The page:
Zoe Childers said she’s improved more in the last year—both physically and mentally—than in any other 12-month stretch in her burgeoning swim career.
It shows. The Sobrato High sophomore enters the Central Coast Section Prelims on May 5 at Hollister High with an opportunity to advance to the CIF State Championships in her best event, the 100-yard butterfly.
A versatile swimmer, Childers won the 100 fly and 100 breaststroke in the Blossom Valley Athletic League Championship Finals on April 29 at Independence High. However, Childers has chosen the 200 individual medley over the 100 breast as her second individual race for the CCS Meet.
Childers led a host of local swimmers who shined in BVALs. Results were categorized by the league’s three divisions: Mount Hamilton, Santa Teresa and Almaden Valley. Sobrato competed in the Mount Hamilton Division this season and Live Oak in the Almaden Valley.
Live Oak’s future looks extremely bright as it was led by a trio of freshmen in Ella Call, Kaysie Leong and Aadhavan “Auto” Raja. Call won the 200- and 500-yard freestyle races, a testament to her stamina and endurance as the latter race is the longest in high school competition.
Call’s time of 5 minutes, 23.63 seconds was the second fastest out of all divisions and a CCS qualifying mark. Leong won the Almaden Valley title in the 100 fly in 1:01.30, and Raja took second in the boys 100 fly in 1:00.80.
Live Oak coach Tom Lebherz, who is the meet director of several notable high school and club events, has done a nice job of resuscitating the Acorns program which couldn’t field a team as recently as two years ago.
The Bulldogs also have one of the section’s top divers in junior Katherine Nicole Lim, who enters the CCS Championships with the second highest point seed total, at 531.10. The standouts at Sobrato and Live Oak is proof that the pool of swim talent in the area is on a resurgence.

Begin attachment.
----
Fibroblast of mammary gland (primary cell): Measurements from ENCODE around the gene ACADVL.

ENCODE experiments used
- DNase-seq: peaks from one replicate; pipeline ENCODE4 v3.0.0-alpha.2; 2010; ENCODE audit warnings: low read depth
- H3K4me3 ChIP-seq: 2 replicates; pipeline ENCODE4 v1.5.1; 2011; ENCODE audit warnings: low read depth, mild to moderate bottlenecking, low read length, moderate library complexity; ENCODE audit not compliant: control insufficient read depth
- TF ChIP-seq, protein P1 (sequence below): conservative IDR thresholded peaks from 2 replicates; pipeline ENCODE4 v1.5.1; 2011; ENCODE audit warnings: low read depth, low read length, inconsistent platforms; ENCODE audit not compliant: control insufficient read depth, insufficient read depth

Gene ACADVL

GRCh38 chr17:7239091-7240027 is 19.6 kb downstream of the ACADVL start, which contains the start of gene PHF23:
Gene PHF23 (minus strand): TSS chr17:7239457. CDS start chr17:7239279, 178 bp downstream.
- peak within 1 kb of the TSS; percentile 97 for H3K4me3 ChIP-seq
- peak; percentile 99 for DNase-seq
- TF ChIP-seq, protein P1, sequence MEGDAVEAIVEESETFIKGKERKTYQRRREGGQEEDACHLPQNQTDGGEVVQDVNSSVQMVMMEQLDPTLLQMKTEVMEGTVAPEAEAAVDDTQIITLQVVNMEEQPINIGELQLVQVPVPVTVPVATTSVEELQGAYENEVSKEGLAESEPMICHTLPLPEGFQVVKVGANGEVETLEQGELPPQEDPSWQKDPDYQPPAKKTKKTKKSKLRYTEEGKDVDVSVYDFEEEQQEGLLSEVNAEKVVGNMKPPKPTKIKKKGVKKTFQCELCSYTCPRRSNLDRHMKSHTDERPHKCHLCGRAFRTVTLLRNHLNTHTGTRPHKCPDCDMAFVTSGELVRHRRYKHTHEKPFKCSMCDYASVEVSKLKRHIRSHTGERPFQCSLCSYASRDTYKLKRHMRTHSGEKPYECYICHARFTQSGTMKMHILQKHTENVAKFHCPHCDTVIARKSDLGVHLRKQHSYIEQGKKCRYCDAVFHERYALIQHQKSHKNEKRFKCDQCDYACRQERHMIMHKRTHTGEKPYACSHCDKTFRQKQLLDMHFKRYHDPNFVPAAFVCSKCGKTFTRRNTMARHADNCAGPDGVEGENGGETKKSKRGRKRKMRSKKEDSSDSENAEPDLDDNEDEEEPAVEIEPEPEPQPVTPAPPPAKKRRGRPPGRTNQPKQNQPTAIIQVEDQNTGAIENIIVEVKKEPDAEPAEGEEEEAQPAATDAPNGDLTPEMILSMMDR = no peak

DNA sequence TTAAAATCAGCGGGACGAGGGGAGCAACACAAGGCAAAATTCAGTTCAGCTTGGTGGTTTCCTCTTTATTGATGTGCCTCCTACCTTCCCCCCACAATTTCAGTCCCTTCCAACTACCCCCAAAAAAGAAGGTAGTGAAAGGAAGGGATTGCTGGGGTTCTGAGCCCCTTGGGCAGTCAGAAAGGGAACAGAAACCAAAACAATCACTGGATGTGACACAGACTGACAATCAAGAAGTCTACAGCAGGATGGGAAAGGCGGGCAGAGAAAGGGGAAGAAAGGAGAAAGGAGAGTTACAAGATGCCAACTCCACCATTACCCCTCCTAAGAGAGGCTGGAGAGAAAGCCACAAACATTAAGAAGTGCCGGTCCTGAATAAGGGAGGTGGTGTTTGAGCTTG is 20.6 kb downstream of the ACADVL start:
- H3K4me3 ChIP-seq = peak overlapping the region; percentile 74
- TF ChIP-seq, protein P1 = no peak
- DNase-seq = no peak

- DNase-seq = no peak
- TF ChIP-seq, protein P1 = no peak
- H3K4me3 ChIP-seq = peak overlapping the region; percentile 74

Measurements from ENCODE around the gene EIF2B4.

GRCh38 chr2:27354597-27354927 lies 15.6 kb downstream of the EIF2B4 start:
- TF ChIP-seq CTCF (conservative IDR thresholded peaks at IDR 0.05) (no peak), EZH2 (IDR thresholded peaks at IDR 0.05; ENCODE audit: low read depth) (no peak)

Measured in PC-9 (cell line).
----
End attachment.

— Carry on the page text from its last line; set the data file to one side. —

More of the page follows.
Childers noted others took notice after Sobrato’s 400 free relay team of Ciara Looney, Rachel Hoge, Abby Humphrey and Childers finished third in a fast time of 3:47.01, a whopping 10 seconds below the CCS cutoff mark.
“You see the reaction of others and they’re saying, ‘Wait, Sobrato got third? Where did that come from?’” Childers said. “So it’s really exciting when you can beat the other schools because Sobrato isn’t super well known for swimming like some of those San Jose schools. I love swimming with my friends, I love swimming with the girls.”
The same quartet also teamed up to finish sixth in the 200 medley relay race in 1:54.50, well below the CCS cutoff of 1:58.99. The team consists of an athlete at every grade level, with Looney (freshman), Childers, Hoge (junior) and Humphrey (senior).
That’s rare in itself, adding to the uniqueness of the group. Childers, who has been swimming competitively since she was 6 years old, pointed to a decision she made at the beginning of summer 2022 to switch away from the 200 fly and 400 IM for the club/juniors events for a period of time as key to her improvement in the last year.
“I was at such a mental block with both of those events and they made me nervous,” she said. “But now that I’ve been focusing on the 100 fly and 200 IM, I think my technique really improved and I’ve gotten into a better mental state where I can withstand the longer events. Going through that, I now understand those longer events are not as hard as I thought they would be. I feel like I can handle the bigger races now and larger competition because the stress doesn’t get to me anymore. It’s more fun now than it used to be.”
Swimmers go through a tremendous grind so perhaps it’s no coincidence that Childers’ times have dropped in the last year as she has rediscovered her joy in the sport. Currently just a half-second off the State Consideration Qualifying time in her best event, the 100 fly, Childers is primed for fast times in the CCS Prelims.
From last year to this season, Childers has dropped nearly a second in the 100 fly and a half-second in the 200 IM, and though that doesn’t seem like much, it means more to a swimmer who is already posting fast times because progress is often incremental, not sudden.
“I’ve really improved from last year and even from the last winter [club] season,” she said. “This has been my most successful season to date because I’m dropping times in all my best events. My training has really paid off this season and it’s showing in my times in the championship meets and events.”